One of my b-school professors, Rafael La Porta, has just published a paper on third world economic activity. The authors ask: Will the informal sector drive third world economic growth? There are three main schools of thought in this field.
- The Romantic view. If you've read De Soto's book (The Mystery of Capital), you know this argument. Essentially, adherents contend that the informal sector is very productive, and are held back by regulation, lack of access to finance and lack of secure property rights.
- The Parasite view. The main proponent of this view is the McKinsey Global Institute. In essence, they claim that informal firms have to stay small to avoid detection, since they're illegal. Therefore, they will never gain sufficient scale to produce efficiently. However, they have a cost advantage that they can and do use to undercut official firms in prices. In short, informal firms hurt growth due to lack of scale and because they take away share from formal firms.
- The Dual view. This is the traditional development economics view. Adherents contend that productive entrepreneurs find it worth their time and effort to pay taxes and bear the burden of regulation, since being legal is more profitable to them. Informal firms, however, stay small because the payoff will not be large for them. Essentially, informal firms are so because they consist of low-quality assets managed by low-ability managers. These firms are not in direct competition with formal firms, and will die off as each sector develops economically.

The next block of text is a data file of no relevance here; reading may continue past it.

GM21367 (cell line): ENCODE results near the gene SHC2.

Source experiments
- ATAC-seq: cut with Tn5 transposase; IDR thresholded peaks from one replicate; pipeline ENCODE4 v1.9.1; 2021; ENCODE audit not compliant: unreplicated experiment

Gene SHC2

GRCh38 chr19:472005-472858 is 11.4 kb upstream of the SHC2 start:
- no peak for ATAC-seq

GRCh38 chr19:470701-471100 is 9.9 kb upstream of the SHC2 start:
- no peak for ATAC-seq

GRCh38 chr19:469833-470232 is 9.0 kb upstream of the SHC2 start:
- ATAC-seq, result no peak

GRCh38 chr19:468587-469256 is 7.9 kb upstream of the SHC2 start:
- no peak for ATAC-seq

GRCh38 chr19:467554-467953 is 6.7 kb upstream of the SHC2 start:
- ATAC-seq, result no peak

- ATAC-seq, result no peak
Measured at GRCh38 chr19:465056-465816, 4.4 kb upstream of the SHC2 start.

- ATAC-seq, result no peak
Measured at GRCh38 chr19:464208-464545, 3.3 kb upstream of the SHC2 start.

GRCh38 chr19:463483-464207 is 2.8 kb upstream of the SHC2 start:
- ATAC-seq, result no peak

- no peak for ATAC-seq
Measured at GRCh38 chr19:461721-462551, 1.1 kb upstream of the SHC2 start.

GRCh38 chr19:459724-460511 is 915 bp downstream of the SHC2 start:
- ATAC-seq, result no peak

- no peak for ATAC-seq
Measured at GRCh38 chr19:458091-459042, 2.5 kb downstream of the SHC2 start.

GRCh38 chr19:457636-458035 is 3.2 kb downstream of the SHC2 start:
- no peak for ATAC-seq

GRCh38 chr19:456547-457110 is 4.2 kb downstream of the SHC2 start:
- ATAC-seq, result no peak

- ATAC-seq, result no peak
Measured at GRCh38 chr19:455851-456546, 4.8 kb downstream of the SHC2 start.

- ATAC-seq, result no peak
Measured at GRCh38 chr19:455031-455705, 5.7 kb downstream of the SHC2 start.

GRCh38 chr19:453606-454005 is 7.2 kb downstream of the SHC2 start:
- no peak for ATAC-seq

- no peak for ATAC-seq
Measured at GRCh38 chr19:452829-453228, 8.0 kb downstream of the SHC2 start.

Having laid out the essential points about each school, La Porta and Schleifer present comparative analyses of data collected on formal and informal firms. Their data covers a range of factors affecting both types of firms, from regulation to taxation to corruption. They also gather data on human capital at each type of firm, and look at productivity in each sector.
To find out more, the conference version of the paper is here.
In addition to being a well-written and cogent argument, this was presented at the Brookings conference. I don't know intricate details of academia and academic publishing, but presenting at Brookings has got to be a major achievement. Congrats, Rafael!